Traditional publishers have always made box-sets for print books, and over the last few years, they have become popular for ebook bundling, rising high in the bestseller lists as customers snap up the deals, boosted by BookBub and other promotions.
Box-sets can be a great opportunity for authors to collaborate with other authors to reach a different audience, or maximize point of sale revenue from one customer with their own series or themed box-set.
Ebook box-sets are a real advantage for indie authors, but many authors are still hesitating, so here’s why box-sets are so great and how you can create them yourself.
What are ebook box-sets or bundles?
- Single author box-set containing multiple books in one series, priced at a discount to buying the individual books but still a good income for the author. Example: My ARKANE 8 book boxset at iBooks, or my London Crime Thriller trilogy on Amazon. These can also be reduced for easier merchandising.
- Single author box-set containing starter books from multiple series as an introduction to the author’s work. Many authors give these away in exchange for an email list signup.
- Multi-author box-set sold at a massive discount in order to hit the New York Times or USA Today lists. Example: The Deadly Dozen which I was part of, a 12 book boxset for 99c which hit both lists in March 2014.
- Multi-author box-set sold at a good price for income purposes e.g. StoryBundle.com where I was just part of a 10 author premium writing bundle that completely bypassed the usual online bookstores and made us all some good extra money.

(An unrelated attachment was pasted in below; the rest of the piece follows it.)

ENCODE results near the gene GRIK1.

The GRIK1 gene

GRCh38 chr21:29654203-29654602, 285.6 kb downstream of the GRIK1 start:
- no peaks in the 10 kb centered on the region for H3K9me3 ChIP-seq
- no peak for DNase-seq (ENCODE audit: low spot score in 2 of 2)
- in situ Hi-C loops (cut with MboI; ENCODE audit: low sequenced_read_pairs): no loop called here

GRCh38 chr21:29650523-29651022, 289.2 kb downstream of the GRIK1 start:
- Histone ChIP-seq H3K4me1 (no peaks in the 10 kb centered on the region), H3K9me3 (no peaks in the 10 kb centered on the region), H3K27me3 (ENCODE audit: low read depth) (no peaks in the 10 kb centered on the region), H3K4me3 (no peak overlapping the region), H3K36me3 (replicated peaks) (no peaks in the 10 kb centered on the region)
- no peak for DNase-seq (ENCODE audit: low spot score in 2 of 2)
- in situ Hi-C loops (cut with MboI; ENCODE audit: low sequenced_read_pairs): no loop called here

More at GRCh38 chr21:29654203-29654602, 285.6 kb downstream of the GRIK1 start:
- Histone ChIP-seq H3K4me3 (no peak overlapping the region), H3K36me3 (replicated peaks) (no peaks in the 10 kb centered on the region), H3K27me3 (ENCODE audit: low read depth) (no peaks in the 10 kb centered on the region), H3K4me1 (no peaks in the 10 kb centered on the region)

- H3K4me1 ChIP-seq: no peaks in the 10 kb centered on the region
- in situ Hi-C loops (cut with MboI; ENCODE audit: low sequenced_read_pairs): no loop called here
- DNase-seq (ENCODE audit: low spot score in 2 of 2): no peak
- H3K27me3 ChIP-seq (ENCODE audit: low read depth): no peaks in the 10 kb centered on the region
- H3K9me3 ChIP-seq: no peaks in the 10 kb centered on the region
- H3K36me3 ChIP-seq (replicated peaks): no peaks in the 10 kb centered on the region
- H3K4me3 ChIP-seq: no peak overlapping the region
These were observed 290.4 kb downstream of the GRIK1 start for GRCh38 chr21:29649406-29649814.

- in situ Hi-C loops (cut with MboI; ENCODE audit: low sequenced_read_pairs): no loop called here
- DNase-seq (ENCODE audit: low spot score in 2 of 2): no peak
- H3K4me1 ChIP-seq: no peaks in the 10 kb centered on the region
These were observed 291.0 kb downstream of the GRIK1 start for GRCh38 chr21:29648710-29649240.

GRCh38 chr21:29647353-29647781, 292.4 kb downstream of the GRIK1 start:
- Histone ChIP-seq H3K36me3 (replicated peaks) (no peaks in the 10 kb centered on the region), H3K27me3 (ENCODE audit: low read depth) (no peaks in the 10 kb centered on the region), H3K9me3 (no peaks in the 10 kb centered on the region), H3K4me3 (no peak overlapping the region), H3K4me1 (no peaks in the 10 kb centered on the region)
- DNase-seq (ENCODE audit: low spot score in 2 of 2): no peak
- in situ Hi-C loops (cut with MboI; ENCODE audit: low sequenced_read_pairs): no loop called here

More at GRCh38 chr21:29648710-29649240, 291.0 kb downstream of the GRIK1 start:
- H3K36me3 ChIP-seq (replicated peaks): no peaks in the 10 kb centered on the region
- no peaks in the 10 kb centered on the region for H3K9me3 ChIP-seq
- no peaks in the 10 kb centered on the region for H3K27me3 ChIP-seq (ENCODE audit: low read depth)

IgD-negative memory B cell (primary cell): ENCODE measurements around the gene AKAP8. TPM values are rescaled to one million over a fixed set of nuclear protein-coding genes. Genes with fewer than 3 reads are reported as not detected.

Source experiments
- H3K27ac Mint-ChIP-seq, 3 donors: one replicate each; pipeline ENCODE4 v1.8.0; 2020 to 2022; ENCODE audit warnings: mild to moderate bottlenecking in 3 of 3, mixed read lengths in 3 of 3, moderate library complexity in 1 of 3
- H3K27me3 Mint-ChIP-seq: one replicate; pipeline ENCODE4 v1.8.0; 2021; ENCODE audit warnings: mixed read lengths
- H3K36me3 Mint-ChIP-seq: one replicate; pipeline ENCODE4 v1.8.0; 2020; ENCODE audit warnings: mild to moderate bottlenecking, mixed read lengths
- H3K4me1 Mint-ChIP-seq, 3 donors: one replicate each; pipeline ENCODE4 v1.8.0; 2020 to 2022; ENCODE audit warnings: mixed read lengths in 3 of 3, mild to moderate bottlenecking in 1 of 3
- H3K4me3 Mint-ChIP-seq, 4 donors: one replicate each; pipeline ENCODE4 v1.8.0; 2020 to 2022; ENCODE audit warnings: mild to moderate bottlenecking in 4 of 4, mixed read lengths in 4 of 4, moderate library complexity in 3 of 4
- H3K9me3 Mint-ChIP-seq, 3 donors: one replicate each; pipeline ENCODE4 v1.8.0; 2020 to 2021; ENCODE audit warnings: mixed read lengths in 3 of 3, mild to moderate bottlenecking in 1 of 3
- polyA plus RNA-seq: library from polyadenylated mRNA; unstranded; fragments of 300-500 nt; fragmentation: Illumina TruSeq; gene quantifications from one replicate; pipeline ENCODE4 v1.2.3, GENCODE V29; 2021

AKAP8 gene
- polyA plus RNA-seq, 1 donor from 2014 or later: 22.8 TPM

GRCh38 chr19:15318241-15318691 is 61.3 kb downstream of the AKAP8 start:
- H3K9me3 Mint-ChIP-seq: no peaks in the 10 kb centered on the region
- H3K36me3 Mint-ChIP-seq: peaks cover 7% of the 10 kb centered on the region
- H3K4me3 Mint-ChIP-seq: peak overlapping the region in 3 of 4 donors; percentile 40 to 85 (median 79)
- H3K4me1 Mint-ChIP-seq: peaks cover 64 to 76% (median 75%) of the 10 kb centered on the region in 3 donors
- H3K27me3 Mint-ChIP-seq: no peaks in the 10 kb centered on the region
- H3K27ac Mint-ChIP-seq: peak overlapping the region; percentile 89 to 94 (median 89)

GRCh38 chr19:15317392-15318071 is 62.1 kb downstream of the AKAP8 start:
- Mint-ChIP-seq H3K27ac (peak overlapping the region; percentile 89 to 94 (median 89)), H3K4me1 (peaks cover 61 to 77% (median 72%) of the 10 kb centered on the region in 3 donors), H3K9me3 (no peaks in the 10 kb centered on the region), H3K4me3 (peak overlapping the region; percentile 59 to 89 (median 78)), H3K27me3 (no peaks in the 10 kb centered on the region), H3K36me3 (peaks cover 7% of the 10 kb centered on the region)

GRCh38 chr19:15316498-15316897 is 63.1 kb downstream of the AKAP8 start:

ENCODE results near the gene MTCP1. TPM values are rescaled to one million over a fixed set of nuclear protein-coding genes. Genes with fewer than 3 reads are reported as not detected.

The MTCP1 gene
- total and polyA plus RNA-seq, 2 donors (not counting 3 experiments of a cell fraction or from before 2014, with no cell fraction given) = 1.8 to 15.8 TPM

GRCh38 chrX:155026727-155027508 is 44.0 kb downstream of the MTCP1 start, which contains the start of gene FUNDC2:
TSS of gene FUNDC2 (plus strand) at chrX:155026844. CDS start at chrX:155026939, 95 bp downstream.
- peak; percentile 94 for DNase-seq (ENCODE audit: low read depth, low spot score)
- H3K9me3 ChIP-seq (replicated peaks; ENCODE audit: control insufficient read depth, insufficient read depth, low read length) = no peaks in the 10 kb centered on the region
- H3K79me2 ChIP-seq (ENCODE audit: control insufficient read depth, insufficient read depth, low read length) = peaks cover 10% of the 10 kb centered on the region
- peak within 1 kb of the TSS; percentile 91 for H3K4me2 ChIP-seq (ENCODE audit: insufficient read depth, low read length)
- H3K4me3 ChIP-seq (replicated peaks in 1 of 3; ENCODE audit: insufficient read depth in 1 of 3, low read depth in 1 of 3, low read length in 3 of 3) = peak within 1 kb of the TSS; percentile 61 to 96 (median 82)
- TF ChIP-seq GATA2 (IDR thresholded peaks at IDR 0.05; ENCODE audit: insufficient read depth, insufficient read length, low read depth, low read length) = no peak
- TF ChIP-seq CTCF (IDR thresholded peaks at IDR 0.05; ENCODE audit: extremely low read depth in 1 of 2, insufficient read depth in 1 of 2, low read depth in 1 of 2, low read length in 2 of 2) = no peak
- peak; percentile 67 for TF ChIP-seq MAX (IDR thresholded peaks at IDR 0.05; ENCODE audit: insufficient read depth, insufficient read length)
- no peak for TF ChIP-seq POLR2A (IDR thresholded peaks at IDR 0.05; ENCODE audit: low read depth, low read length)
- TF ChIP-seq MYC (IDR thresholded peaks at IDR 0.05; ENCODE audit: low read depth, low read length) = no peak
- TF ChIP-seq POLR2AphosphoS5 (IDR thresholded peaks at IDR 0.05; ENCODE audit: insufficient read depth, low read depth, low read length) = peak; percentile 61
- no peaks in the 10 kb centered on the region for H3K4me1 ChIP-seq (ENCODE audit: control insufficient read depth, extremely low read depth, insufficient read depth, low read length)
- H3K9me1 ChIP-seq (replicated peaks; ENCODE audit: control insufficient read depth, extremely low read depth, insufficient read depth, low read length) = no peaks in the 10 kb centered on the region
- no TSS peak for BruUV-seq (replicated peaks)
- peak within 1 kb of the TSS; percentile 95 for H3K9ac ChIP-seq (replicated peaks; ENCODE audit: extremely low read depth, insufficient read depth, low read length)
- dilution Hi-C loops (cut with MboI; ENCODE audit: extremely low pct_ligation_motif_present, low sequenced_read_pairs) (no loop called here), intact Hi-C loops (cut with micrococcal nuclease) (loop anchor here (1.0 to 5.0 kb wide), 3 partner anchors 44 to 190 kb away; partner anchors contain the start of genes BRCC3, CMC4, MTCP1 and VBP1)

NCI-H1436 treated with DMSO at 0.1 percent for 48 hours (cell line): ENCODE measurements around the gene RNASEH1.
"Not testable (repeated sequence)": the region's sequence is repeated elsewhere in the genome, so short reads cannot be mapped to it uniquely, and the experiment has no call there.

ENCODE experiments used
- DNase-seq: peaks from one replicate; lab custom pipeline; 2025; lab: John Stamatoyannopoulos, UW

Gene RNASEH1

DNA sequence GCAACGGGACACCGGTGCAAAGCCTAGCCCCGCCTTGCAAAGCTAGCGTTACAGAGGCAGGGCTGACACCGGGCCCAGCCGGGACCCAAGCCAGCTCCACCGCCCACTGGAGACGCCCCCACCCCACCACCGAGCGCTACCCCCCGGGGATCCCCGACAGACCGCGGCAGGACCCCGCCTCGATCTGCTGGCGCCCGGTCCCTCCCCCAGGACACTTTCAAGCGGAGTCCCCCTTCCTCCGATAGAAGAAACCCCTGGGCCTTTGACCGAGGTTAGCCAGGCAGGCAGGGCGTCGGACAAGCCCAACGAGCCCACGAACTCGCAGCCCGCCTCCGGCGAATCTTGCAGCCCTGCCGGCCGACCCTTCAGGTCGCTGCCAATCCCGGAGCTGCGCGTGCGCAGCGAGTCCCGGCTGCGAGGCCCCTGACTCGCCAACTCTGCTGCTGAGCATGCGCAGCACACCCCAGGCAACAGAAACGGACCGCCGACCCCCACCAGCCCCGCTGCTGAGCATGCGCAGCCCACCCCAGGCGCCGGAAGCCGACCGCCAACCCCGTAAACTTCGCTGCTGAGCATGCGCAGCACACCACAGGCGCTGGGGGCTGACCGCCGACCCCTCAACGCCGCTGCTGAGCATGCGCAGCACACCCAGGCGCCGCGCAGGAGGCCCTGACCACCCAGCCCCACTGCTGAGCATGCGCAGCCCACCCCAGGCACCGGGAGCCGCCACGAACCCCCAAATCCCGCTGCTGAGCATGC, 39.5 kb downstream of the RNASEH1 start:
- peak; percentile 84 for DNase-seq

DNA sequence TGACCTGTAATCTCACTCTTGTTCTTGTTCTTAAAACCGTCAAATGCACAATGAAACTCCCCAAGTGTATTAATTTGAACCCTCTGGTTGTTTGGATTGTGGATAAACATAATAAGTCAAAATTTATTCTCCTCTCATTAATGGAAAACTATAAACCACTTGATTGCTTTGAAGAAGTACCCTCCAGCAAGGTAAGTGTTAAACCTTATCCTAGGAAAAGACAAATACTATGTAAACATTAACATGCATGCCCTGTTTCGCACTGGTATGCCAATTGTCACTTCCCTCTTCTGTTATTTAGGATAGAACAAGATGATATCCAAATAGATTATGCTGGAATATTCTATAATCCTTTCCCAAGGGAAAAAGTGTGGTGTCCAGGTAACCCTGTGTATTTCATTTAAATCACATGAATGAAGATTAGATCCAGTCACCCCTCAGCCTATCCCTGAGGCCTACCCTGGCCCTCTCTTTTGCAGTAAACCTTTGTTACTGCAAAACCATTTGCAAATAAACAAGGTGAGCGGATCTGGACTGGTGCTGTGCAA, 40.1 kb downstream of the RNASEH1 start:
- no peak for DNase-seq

It’s also not to be confused with an anthology, which is usually a curated set of short stories or novellas on a specific topic, most of which will not have been published before.
Why create an ebook box-set?
- Box-sets represent amazing value for customers, as they get multiple books for a lower price, which is why they are so popular.
- Binge consumption has become more common, with Netflix customers wanting whole series of TV shows, and book buyers wanting enough content to last more than a few hours. A box-set satisfies binge readers and they also end up remembering you because they’ve spent so much time with your words. As indie superstar Kristine Kathryn Rusch says, “The best way to get noticed is by publishing enough that readers can binge for a weekend.”
- Boxsets are easier to merchandise than single books because of discounting, and also a higher retail price means more income for the author and retailer. You can also sell them on Kobo, iBooks and other stores that don’t have a $9.99 cap on prices, so I have a 7 book box-set on Kobo and an 8-book boxset on iBooks.
- You get better return on paid advertising like BookBub Ads or Facebook Ads. You get higher income than from a single book so you need fewer conversions. The ad on the left is one of my top performers on BookBub ads for the Kobo 7 book box-set.
- You can sell boxsets for higher prices so you get a higher income per customer per transaction, even though overall the books are sold for less. You get more money up front rather than expecting the customer to buy all the books individually, which they might not do.